While perusing an Op-Ed piece in the New York Times on the meaning of liberty in the works of the English utilitarian philosopher of the 19th Century, John Stuart Mills, I came across a sentence by the author of the Op-Ed piece which gave me pause.
After explaining that Mills’ belief in liberty and democracy was a “civilized belief that there are clear distinctions between honor and dishonor, excellence and laziness.” The author goes on to say that many cheapen democracy by believing that they practice democracy by being nice, voting occasionally and having opinions. That is the sentence that got me.
Those three phrases, being nice, voting occasionally and having opinions are so insipid. They have nothing to do with “honor” or “excellence”.
We are nice when we want others to like us. The central thought is “me”. When we are polite and/or kind, the central thought is of the other. We recognize the value, the worth of another human being. This is being honorable.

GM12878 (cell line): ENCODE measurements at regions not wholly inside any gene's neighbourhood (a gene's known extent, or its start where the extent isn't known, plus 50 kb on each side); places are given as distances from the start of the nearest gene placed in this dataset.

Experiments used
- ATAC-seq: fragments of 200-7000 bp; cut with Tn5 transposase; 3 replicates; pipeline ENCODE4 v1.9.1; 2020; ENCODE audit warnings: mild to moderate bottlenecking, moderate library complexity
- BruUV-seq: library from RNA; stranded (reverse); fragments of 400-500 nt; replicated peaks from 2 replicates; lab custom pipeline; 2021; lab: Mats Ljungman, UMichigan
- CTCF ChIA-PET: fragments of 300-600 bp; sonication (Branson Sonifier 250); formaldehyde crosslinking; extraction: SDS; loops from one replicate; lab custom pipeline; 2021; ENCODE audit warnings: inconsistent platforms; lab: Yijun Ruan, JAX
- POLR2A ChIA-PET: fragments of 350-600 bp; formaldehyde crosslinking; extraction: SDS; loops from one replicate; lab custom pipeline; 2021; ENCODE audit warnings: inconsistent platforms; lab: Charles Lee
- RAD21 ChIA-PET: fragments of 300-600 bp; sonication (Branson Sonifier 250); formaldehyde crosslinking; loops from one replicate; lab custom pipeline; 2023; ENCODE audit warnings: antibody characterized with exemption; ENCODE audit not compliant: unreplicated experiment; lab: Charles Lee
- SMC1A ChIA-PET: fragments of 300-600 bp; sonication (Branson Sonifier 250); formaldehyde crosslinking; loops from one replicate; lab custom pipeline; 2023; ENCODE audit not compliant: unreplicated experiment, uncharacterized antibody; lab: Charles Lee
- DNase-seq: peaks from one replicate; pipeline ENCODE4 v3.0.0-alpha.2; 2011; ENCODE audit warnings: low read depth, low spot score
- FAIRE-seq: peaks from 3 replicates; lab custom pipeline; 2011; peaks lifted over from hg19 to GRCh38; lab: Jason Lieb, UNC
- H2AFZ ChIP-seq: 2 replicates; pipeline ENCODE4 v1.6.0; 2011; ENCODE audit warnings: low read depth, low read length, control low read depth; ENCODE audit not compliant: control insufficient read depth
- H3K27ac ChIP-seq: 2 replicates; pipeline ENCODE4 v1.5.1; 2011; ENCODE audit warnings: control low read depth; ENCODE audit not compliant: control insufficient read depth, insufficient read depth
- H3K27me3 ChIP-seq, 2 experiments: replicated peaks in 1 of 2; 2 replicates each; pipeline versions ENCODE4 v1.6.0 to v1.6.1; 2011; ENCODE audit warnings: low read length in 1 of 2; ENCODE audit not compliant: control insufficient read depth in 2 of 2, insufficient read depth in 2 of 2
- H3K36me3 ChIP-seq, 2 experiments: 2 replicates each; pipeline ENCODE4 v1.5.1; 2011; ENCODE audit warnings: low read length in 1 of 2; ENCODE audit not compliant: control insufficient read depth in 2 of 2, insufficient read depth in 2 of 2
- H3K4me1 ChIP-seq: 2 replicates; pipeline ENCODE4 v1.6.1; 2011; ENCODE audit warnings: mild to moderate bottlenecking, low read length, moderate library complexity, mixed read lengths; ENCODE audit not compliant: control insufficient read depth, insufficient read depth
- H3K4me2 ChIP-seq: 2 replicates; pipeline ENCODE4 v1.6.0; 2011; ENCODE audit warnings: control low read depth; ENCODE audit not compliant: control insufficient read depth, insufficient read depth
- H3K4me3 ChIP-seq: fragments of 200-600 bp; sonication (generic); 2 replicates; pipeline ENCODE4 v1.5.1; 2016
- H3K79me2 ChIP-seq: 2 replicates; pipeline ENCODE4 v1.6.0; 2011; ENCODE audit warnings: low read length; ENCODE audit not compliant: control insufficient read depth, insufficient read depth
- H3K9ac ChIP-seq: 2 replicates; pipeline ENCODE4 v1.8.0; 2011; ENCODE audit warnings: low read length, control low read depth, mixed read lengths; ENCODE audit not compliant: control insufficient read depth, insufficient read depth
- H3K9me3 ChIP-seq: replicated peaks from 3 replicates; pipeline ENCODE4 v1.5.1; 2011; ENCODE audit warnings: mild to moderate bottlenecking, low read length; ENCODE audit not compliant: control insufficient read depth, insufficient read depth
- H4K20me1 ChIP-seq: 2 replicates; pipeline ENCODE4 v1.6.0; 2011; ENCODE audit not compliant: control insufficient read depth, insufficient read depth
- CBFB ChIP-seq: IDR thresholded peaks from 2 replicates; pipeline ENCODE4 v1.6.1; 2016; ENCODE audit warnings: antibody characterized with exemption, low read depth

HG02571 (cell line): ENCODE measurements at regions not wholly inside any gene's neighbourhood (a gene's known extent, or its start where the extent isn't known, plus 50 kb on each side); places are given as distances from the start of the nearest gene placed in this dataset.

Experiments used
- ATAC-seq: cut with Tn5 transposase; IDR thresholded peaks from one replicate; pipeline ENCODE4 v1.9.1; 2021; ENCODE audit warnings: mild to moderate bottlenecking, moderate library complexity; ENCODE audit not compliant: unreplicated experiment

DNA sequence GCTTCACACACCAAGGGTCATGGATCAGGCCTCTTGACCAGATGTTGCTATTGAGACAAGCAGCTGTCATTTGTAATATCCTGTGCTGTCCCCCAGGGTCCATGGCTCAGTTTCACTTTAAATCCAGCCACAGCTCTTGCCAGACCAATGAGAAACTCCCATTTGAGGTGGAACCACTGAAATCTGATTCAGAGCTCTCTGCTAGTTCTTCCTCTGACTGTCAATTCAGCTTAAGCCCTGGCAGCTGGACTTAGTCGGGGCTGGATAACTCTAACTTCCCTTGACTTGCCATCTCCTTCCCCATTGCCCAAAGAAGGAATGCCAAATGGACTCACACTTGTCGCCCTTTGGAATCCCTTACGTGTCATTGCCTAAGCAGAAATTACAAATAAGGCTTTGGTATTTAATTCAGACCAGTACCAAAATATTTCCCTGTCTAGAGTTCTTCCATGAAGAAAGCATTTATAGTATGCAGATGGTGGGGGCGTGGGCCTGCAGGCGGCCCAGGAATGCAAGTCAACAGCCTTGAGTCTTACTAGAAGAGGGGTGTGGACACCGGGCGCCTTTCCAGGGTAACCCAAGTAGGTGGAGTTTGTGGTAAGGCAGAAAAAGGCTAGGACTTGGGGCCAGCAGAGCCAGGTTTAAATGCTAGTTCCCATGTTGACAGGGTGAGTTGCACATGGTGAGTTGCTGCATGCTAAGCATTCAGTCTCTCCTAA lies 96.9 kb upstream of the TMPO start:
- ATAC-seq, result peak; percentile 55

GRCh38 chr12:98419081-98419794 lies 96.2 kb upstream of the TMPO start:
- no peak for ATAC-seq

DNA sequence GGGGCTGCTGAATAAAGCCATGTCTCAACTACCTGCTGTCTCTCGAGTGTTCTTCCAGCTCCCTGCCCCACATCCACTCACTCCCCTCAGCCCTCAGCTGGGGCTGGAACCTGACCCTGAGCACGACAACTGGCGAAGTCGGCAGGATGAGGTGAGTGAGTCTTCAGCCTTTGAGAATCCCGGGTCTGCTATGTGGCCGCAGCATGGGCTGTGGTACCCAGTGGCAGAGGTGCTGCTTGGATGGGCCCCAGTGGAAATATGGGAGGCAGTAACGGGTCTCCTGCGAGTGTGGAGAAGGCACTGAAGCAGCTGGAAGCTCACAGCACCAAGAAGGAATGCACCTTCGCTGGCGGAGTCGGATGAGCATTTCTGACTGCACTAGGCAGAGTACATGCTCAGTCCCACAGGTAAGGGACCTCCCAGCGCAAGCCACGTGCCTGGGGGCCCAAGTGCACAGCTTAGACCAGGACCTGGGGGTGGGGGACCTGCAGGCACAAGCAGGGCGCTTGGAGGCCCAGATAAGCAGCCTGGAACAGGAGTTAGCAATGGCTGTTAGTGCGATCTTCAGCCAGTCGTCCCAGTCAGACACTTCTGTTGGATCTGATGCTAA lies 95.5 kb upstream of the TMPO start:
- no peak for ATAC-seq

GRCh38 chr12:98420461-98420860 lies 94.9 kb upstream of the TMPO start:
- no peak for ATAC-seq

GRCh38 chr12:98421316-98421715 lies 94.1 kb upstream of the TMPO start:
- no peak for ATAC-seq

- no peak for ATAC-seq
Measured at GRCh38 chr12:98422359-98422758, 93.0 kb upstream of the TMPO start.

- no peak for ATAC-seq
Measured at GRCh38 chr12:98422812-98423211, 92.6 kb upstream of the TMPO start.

When we vote occasionally we are being lazy and irresponsible. We expect the votes of others to maintain our freedom to choose.
Worst of all, especially in the United States with the dawn of so called “reality shows” fostered by social media (facebook, etc.), every body has an opinion which he/she shares. Most of these opinions are emotional responses, which can be very persuasive, like the sophists, but not true. To be lazy in the search for truth is to be dishonorable.
Those who value a free democracy are kind, responsible and seek the truth. They honorably seek excellence.